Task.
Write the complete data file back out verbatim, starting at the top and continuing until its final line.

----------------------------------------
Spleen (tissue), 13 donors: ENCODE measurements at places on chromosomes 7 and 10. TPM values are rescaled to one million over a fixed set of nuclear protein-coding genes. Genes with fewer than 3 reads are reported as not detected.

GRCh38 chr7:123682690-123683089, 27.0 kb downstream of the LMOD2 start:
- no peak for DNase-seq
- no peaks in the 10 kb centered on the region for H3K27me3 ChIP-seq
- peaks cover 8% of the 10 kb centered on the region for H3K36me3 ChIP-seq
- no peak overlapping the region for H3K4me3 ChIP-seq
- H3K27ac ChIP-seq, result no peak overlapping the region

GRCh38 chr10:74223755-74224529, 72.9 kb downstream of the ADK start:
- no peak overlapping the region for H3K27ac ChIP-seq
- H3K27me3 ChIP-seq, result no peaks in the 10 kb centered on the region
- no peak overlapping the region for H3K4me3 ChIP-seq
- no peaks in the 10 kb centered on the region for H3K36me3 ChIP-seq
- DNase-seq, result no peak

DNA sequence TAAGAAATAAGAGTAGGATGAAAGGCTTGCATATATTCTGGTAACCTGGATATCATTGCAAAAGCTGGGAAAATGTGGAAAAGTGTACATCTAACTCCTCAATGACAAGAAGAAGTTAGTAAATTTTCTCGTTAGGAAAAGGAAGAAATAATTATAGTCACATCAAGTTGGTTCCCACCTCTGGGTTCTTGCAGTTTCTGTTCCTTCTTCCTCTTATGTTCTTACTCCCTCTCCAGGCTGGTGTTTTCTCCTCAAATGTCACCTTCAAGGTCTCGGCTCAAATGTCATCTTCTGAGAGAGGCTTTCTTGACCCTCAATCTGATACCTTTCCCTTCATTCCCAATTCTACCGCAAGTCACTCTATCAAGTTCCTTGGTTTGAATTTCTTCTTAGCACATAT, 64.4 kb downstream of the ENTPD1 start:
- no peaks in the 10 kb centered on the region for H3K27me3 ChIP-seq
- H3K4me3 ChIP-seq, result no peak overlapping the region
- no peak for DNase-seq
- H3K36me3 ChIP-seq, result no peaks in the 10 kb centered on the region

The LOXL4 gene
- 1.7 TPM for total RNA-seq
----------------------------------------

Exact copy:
Spleen (tissue), 13 donors: ENCODE measurements at places on chromosomes 7 and 10. TPM values are rescaled to one million over a fixed set of nuclear protein-coding genes. Genes with fewer than 3 reads are reported as not detected.

GRCh38 chr7:123682690-123683089, 27.0 kb downstream of the LMOD2 start:
- no peak for DNase-seq
- no peaks in the 10 kb centered on the region for H3K27me3 ChIP-seq
- peaks cover 8% of the 10 kb centered on the region for H3K36me3 ChIP-seq
- no peak overlapping the region for H3K4me3 ChIP-seq
- H3K27ac ChIP-seq, result no peak overlapping the region

GRCh38 chr10:74223755-74224529, 72.9 kb downstream of the ADK start:
- no peak overlapping the region for H3K27ac ChIP-seq
- H3K27me3 ChIP-seq, result no peaks in the 10 kb centered on the region
- no peak overlapping the region for H3K4me3 ChIP-seq
- no peaks in the 10 kb centered on the region for H3K36me3 ChIP-seq
- DNase-seq, result no peak

DNA sequence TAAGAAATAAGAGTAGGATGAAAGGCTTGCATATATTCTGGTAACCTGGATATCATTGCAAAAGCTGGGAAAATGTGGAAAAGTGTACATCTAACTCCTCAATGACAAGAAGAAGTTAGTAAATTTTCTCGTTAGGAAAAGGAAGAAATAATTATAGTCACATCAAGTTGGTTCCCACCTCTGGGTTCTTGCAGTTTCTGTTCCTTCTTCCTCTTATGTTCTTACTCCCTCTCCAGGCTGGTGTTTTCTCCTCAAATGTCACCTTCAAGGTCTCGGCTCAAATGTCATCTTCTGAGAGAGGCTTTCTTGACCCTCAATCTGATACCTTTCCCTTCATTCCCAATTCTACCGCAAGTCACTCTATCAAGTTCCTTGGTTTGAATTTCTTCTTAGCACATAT, 64.4 kb downstream of the ENTPD1 start:
- no peaks in the 10 kb centered on the region for H3K27me3 ChIP-seq
- H3K4me3 ChIP-seq, result no peak overlapping the region
- no peak for DNase-seq
- H3K36me3 ChIP-seq, result no peaks in the 10 kb centered on the region

The LOXL4 gene
- 1.7 TPM for total RNA-seq